The PowerBall jackpot has now hit $500 million. Such occasions bring the usual photos of people lining up outside gas stations, and a more curious modern tradition: news stories reminding people that winning the lottery can ruin your life.
There is some actual research finding that, after an initial bit of glee, lottery winners revert to their old levels of happiness in a few years. The human brain seems wired towards a set point on happiness. Getting married makes you happy for a bit, then ceases to do so. While this sounds like a bummer, the good news is that this works in reverse, too: getting divorced makes you unhappy for a bit, but then you crawl back up to your previous happiness levels. Getting injured in a serious accident also bums you out for a bit, then you start focusing on all the things you can still enjoy. On the whole, this tendency is not necessarily a bad thing.
There is also some research (usually cited in these stories) finding that day-to-day happiness levels out at an income of about $75,000 per year. Add it all up, and it sounds like winning $500 million is for suckers.
But yet almost all of us would take it and I don’t think we’re all idiots. What these stories seldom note is that the median US household income is under $75,000 a year, which means that for most Americans, bringing in more money would in fact make them happier on a day-to-day basis. And while some research finds that having more money means you find it more difficult to enjoy small pleasures, there are also some ways that using that $500 million (or heck, a windfall of $500,000) could make your life happier, even if your household income is north of $75,000. After you consult a very good financial planner, get your head around the idea that financial freedom means mostly living off interest, and set up your investments so that your winnings will support you while still growing, here are some ideas:
1. Spend to buy experiences. Our first inclination when we get money is to buy stuff. Stuff is easy to get. You walk into a car dealership and walk out with a car! It is less easy to get an amazing week in Paris. You have to figure out what you’d like to do, or talk with a high end travel agent who will arrange this, and clear your schedule to go. Even if you have all the money in the world, you still need to arrange for someone to take your kids for that time or you need to make sure their passports are all updated to come with you, or you need to find and pay someone to feed your dog, etc. Even if you wind up hiring employees to help with your personal life, all this involves time and logistics. But in the long run, we tend to draw more happiness from memories than from stuff. So ignore the transaction costs, or figure out how to minimize them, and aim to make memories.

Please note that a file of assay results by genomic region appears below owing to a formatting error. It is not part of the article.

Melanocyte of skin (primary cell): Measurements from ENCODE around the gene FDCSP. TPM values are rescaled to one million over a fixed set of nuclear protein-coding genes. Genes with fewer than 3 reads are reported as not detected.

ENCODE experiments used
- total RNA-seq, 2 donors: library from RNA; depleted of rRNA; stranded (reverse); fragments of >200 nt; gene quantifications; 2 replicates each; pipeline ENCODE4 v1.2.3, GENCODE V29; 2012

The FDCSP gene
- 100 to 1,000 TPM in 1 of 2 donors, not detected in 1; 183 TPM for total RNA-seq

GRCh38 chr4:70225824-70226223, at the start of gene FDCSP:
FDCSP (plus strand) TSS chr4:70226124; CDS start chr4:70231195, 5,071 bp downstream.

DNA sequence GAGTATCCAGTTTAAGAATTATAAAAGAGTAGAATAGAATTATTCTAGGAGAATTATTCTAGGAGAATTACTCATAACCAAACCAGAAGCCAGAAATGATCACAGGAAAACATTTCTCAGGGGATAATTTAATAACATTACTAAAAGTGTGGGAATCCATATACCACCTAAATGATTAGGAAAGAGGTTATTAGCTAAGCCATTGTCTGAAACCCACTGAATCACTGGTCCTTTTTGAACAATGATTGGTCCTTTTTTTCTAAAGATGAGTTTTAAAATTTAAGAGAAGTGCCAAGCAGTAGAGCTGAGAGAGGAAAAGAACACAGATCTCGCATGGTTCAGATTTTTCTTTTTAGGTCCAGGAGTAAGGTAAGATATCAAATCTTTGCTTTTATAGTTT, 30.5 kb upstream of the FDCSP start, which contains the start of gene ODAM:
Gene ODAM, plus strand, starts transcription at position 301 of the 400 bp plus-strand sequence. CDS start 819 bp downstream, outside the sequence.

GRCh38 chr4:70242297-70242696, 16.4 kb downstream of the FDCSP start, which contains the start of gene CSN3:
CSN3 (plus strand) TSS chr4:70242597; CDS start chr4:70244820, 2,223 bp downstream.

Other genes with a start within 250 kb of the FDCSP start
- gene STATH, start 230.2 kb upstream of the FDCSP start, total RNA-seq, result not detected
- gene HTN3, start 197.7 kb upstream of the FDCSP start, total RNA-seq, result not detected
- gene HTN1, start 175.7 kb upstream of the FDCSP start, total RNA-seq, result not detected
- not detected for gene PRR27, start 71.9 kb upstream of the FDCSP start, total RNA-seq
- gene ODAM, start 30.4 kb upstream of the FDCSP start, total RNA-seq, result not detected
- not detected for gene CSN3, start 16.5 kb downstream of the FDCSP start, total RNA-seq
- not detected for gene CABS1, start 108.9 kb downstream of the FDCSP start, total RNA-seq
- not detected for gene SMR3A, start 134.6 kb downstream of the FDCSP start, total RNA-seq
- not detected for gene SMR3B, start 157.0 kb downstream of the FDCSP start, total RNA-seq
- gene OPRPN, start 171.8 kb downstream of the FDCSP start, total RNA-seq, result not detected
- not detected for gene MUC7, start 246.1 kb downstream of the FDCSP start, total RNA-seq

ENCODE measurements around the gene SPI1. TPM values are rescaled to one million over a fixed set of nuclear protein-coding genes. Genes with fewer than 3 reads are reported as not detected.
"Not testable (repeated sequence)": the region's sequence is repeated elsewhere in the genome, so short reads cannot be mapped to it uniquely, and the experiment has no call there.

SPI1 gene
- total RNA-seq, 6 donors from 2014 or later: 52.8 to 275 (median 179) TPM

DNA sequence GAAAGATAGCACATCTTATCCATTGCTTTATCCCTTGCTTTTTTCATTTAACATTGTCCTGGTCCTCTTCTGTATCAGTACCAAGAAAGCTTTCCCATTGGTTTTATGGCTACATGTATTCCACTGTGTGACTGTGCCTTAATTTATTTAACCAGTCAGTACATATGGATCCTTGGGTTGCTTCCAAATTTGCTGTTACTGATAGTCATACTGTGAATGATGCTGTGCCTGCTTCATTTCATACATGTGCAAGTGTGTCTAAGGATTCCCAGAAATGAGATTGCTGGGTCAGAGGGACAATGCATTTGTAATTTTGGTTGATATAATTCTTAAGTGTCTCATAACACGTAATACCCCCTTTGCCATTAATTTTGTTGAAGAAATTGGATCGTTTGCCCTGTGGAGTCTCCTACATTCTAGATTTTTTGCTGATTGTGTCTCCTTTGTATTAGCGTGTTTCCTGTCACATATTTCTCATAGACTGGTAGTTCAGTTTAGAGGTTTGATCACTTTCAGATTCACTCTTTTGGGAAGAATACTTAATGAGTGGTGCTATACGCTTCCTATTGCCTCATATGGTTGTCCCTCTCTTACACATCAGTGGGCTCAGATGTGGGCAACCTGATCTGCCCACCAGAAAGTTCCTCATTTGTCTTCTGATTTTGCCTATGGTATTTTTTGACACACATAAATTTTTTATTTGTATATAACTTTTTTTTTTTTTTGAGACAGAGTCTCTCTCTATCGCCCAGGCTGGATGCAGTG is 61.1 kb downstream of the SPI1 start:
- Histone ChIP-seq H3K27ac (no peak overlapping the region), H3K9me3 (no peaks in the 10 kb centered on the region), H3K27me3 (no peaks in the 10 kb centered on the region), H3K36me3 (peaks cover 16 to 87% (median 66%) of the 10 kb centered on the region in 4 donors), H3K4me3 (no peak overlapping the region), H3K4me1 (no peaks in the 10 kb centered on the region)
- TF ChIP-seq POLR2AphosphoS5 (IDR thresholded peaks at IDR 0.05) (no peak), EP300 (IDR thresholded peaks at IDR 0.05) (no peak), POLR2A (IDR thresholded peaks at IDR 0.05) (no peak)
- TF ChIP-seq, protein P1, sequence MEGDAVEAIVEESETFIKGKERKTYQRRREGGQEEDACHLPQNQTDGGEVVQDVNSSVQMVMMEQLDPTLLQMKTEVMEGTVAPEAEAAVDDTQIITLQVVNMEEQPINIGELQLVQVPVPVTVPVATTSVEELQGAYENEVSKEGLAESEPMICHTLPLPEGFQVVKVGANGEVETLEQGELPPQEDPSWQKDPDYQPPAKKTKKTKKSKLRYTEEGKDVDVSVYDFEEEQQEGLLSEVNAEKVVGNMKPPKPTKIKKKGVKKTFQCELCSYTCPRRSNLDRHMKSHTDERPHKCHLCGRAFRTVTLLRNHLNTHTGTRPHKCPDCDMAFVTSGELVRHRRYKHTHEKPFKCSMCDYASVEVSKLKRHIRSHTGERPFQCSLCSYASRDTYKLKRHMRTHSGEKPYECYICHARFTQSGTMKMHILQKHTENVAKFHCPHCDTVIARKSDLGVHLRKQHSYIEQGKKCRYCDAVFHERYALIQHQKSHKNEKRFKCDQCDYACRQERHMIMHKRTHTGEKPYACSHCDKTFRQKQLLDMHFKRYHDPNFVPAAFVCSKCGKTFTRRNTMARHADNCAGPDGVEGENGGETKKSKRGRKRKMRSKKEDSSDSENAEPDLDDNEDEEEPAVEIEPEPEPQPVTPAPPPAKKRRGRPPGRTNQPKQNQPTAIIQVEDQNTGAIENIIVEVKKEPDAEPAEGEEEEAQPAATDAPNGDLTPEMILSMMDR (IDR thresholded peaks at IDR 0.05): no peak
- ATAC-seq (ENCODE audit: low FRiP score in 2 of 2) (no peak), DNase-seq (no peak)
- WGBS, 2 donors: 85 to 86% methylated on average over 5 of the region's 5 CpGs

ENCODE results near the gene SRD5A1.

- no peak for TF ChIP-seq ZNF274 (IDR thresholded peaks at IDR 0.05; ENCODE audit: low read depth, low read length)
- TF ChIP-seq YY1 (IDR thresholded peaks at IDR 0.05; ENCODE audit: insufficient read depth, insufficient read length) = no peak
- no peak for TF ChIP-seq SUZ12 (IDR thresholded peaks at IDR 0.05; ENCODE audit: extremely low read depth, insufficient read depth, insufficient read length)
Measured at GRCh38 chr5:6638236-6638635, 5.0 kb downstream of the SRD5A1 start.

2. Spend on your social network. The real one, not the Facebook kind. It is true, that if you are suddenly and visibly worth $500 million, you may find new friends all over the place, and some of your existing friendships may take an undesired turn. But once you’ve figured out the people that are really important in your life (perhaps a project to undertake before coming forward as the winner), you can then spend in ways that nurture these relationships. You can throw big family parties, travel to visit friends and family more often (or pay for their tickets), rent a large beach house for a reunion of friends from college, etc. Giving falls under this category too. Take a bit of time before claiming your prize to figure out what causes are important to you — which parts of the universe you see as your larger network — and then give generously there. You can certainly entertain other ideas as they come to you (and people will bring them to you) but it helps to be clear on your own ideas first.
3. Spend to buy yourself time. We all have 168 hours per week, and all the money in the world cannot buy any of us a second more. Money can, however, buy back time from things you don’t want to do so you can devote that time to things you do want to do. So what do you want to do with your life? What did you want to be when you grew up? After you’ve spent two years traveling or doing other things on your bucket list, what would you actually want to do on Monday morning? Use your money to set up your life so you can spend lots of time doing that.
Do you know anyone who’s experienced a windfall of any sort? How did that person handle it — well, or did you see room for improvement?